These 8 Foods Are Most Likely to Trigger Arthritis Flares

Protect your joints against pain and inflammation by avoiding these arthritis trigger foods.

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iStock/Ben Harding


One of the foods to avoid with arthritis are dairy products. Rheumatoid arthritis (RA) can specifically flare up in response to the proteins found in dairy. Some people with RA are actually intolerant to proteins found in milk; their bodies form antibodies to milk proteins, and attack those proteins when they’re found in the body, according to the Physicians Committee for Responsible Medicine. But not everyone reacts the same way to milk—or to other various types of dairy. In a 2015 study of women with osteoarthritis, milk improved knee pain but cheese actually made it worse. Experiment to see how foods tend to affect your particular type of arthritis.

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Fried foods

A study at Mount Sinai School of Medicine found that cutting back on fried, processed food may reduce inflammation in the body. Fried foods contain lots of saturated fats, which can worsen inflammation. Lona Sandon, RD, an assistant professor at the University of Texas Southwestern Medical Center in Dallas, suggests switching to unsaturated fats, like olive oil, rather than butter, to see improvements in symptoms.

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Processed sugars found in many prepackaged snack foods release an inflammatory trigger called cytokines into the body that can exacerbate arthritis symptoms, making it another one of the foods to avoid with arthritis. A study published in the journal Rheumatology found that participants reported immediate painful symptoms after indulging in refined sugar and sweets. Researchers believe that the increase in painful symptoms is a result of increased glucose levels.

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Meats are higher in fats and calories, which are easily metabolized into chemicals that cause inflammation in the body. It’s worse if you grill, sear, or fry meats at high temperatures because that mouth-watering charred flavour is actually from toxins called AGEs (advanced glycation end products) that damage proteins in the body. AGEs are broken apart by cytokines, which can then cause inflammation. “We expect that increased levels of AGEs increase inflammation, although a direct link to arthritis is not firmly established,” says Jaime Uribarri, MD, a nephrologist at Mount Sinai Hospital who has lead many studies on the topic.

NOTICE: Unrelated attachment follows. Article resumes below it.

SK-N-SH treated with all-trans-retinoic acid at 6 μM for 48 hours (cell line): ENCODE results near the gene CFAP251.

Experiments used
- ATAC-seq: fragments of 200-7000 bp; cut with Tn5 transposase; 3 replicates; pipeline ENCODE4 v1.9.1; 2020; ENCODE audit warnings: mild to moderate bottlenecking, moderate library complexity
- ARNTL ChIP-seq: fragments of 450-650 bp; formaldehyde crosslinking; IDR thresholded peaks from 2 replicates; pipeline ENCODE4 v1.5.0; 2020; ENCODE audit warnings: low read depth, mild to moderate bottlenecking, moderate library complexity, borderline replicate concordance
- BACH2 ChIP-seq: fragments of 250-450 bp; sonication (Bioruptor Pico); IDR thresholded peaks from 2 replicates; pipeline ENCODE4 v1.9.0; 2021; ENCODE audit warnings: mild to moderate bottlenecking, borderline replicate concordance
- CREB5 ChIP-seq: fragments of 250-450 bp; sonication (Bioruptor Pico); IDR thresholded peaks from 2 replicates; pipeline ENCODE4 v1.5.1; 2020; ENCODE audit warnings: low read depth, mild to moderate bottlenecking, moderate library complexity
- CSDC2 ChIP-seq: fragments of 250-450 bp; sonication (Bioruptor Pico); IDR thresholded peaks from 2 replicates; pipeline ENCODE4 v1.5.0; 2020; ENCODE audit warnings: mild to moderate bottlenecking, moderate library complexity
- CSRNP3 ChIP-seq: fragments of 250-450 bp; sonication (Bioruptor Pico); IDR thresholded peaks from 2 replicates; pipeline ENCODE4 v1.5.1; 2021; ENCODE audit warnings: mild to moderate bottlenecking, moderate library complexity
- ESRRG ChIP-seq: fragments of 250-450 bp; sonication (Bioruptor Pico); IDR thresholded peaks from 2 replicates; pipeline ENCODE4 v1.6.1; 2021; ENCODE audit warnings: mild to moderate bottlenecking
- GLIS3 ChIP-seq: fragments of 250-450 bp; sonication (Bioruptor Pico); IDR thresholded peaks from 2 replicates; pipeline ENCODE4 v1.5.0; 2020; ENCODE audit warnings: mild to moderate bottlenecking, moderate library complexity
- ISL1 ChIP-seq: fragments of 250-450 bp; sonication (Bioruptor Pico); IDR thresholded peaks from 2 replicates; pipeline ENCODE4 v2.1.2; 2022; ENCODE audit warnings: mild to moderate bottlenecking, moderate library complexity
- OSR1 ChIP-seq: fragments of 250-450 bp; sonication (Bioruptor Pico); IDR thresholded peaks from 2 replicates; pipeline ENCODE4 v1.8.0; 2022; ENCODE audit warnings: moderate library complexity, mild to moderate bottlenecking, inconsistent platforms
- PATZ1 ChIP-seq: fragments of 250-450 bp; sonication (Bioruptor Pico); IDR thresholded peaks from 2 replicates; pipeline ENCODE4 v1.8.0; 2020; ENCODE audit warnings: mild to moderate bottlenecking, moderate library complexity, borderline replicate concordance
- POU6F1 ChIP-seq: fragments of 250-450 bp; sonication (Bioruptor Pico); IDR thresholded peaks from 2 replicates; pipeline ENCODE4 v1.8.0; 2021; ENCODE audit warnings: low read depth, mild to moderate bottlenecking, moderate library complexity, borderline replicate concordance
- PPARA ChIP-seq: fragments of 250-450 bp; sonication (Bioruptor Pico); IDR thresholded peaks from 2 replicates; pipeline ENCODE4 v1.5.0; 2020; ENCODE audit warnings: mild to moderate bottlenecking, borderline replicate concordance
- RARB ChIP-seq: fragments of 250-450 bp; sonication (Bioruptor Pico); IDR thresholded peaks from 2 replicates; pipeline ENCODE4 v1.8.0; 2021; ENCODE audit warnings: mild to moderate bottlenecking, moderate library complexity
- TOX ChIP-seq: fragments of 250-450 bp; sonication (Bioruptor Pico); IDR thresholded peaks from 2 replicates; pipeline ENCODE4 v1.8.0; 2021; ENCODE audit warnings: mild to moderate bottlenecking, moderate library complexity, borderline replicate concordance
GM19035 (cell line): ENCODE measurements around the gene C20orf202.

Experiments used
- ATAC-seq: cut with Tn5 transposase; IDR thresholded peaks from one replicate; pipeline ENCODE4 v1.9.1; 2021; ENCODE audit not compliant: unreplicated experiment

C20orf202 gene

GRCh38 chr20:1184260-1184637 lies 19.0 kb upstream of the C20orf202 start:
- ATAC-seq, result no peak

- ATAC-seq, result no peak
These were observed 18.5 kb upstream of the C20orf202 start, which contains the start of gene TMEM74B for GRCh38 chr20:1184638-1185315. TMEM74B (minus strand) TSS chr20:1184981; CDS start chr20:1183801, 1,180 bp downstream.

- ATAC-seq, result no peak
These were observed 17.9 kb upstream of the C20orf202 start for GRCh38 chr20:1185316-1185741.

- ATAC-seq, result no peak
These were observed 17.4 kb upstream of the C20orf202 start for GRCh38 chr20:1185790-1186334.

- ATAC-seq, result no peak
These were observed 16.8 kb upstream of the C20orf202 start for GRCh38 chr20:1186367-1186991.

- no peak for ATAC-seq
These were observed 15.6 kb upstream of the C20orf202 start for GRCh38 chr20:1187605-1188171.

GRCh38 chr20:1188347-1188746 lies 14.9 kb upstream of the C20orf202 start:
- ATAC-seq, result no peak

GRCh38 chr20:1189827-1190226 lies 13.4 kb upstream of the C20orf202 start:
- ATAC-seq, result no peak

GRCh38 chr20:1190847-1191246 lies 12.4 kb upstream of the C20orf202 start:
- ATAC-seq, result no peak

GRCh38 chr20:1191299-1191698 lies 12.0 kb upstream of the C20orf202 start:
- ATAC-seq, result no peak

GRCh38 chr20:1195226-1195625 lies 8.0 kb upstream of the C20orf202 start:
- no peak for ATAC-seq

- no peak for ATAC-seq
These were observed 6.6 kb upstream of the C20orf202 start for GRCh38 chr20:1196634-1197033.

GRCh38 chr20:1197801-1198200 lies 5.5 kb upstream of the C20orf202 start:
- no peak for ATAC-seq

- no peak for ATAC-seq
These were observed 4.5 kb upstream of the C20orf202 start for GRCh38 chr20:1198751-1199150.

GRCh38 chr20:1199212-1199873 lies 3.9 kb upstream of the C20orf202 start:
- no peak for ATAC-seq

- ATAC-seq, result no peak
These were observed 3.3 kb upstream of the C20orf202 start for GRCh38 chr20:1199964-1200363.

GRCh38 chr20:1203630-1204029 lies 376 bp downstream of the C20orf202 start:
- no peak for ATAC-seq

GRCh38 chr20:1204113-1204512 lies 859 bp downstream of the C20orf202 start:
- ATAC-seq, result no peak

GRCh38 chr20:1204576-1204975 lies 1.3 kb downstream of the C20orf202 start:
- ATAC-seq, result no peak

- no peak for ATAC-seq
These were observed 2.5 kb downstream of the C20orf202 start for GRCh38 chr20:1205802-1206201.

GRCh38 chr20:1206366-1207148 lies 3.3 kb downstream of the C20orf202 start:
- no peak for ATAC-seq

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White flour-based products

White foods are bad news for arthritis. We’re talking white rice, potatoes, breads, and crackers—all of which contain refined carbohydrates. These foods also hike production of AGEs and cause inflammation, according to the Arthritis Foundation. The molecular structure of refined (aka white) grains is fairly simple: “The body turns them into sugar more quickly, and sugar is highly inflammatory,” says Barbara Olendzki, nutrition program director of the Center for Applied Nutrition at the University of Massachusetts Medical School in Worcester. Choose whole or multi-grain carbohydrate options whenever possible. If you don’t want to give up all your favourites for good, learn how to cook white rice and potatoes in a way that increases resistant starch.

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Sorry, java lovers. Coffee has been linked to increased chance of developing RA and it’s one of the foods to avoid with arthritis. Researchers believe that some ingredients in coffee trigger rheumatoid factor, which can later progress to RA, although the findings are based on a study of Finnish coffee drinkers who drank boiled coffee, which may influence its impact on the body. However, it’s still cause for concern. A 2009 study published in Arthritis Research and Therapy found that even decaffeinated coffee contributed to the development of RA and suggests switching to antioxidant-rich tea.

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Gluten, a sticky protein found in wheat and related grains, such as barley, oats, and rye, can promote inflammation. People who have celiac disease, an autoimmune disorder in which gluten prompts the body to literally attack certain food proteins and injuring the digestive tract should go 100 per cent gluten-free, as should arthritis patients who have gluten intolerance, a less serious condition that can still trigger inflammation and other symptoms. Nutritionist and health expert Joy Bauer suggests that people with certain types of arthritis get tested for celiac disease, as they are both autoimmune diseases that often occur together.

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Alcohol doesn’t just impact liver function, it also disrupts interactions between other organs, potentially causing inflammation. Although some research suggests that red wine can help to keep the heart, muscles, and joints healthy, a 2006 study at the University of North Carolina at Chapel Hill found that excessive use of alcohol increases the production of inflammatory cytokines in the body. Stick with a maximum of one glass a day for women, two for men.

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Originally Published in Reader's Digest

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